Q: Do I need 2 copyrights if I intend to sell my logo on hats as well as stickers?
I have a copyright application submitted for a phrase that I intend to sell on hats, shirts, stickers and cups. Do I need to submit a copyright request for separate categories since I intend to sell it on different types of items? I am being told that stickers are a different category from shirts, and that I am required to pay another copyright fee to sell on these different types of items. Thanks in advance.
This appears to be a question about trademarks, not copyrights, which non-lawyers often confuse.
Trademarks are registered in various types of goods and services according to their classification (for instance, apparel, printed material, and cups), and when filing an application to register a mark the applicant specifies which type of goods the mark is (or is intended to be) used on. If you use or intend to use the mark on more than one type of goods, there is a fee for each type and a specimen of use for each type will have to be submitted with the application.
You should consult an experienced trademark attorney to advise regarding your application.
Marcos Garciaacosta agrees with this answer
I think you are confusing the copyright application process with the trademark application process.
When you talk about the categories of Shirts and Stickers, it **seems** you are actually doing a trademark application.
However, an attorney would need to see what you are doing and recommend steps forward.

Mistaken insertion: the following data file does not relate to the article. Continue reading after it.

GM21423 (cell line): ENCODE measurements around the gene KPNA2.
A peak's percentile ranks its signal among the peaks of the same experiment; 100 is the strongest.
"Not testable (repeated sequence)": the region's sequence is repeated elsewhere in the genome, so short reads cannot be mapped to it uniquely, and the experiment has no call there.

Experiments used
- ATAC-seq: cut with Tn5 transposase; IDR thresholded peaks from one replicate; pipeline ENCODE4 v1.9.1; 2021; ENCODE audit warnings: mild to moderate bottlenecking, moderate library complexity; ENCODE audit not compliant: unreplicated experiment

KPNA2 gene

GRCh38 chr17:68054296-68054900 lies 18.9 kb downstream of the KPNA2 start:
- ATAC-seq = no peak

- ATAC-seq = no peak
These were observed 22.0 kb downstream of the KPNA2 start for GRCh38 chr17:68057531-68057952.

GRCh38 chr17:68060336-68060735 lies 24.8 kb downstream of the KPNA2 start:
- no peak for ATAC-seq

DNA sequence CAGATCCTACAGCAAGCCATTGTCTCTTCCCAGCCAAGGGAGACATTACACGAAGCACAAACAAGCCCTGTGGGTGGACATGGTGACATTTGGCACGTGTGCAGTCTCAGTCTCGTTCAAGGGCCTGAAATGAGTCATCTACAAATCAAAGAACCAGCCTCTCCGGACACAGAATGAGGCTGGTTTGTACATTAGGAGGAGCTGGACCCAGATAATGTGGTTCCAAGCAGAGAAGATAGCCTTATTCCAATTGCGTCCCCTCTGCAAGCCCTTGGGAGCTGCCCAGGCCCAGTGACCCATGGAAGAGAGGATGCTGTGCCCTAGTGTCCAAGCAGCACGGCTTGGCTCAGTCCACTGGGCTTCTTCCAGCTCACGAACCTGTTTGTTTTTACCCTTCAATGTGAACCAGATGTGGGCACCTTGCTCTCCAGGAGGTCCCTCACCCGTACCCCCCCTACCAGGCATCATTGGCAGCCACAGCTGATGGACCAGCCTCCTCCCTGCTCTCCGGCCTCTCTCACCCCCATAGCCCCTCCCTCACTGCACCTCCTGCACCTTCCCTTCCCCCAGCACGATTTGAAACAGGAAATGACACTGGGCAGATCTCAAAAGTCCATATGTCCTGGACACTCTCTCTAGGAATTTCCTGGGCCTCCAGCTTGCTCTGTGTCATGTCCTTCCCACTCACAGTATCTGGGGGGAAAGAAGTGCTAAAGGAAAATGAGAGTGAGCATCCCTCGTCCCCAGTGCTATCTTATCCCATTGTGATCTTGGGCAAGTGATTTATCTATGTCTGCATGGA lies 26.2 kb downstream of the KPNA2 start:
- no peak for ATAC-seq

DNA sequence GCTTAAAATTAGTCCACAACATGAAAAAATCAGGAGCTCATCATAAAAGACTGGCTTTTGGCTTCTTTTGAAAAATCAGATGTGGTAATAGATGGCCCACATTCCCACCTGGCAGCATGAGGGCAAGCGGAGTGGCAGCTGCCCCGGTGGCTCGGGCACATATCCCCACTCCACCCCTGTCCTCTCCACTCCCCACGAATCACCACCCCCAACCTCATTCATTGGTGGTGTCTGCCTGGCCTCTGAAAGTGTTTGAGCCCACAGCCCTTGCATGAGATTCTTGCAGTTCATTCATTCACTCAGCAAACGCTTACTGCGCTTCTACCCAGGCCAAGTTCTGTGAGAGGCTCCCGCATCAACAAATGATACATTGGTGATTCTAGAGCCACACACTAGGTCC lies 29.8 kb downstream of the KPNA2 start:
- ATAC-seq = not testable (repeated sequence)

A: Consult with an attorney as indeed you may need to file for several classes.
In the United States, copyright law automatically protects original works of authorship, including logos, once they are fixed in a tangible medium of expression. However, if you want to register your logo with the U.S. Copyright Office, you will need to submit an application and pay a fee.
It is not necessary to submit separate applications for different categories of products, such as hats, stickers, and shirts. Instead, you can include all of these uses in a single application. However, it is important to make sure that the application accurately reflects the specific types of products you intend to sell, so that your copyright protection is clear and comprehensive.
Note that copyright protection only extends to the original expression of an idea, not the idea itself. Therefore, if your logo incorporates a phrase or design element that is already protected by someone else's copyright or trademark, you may need to obtain permission or a license in order to use it commercially.
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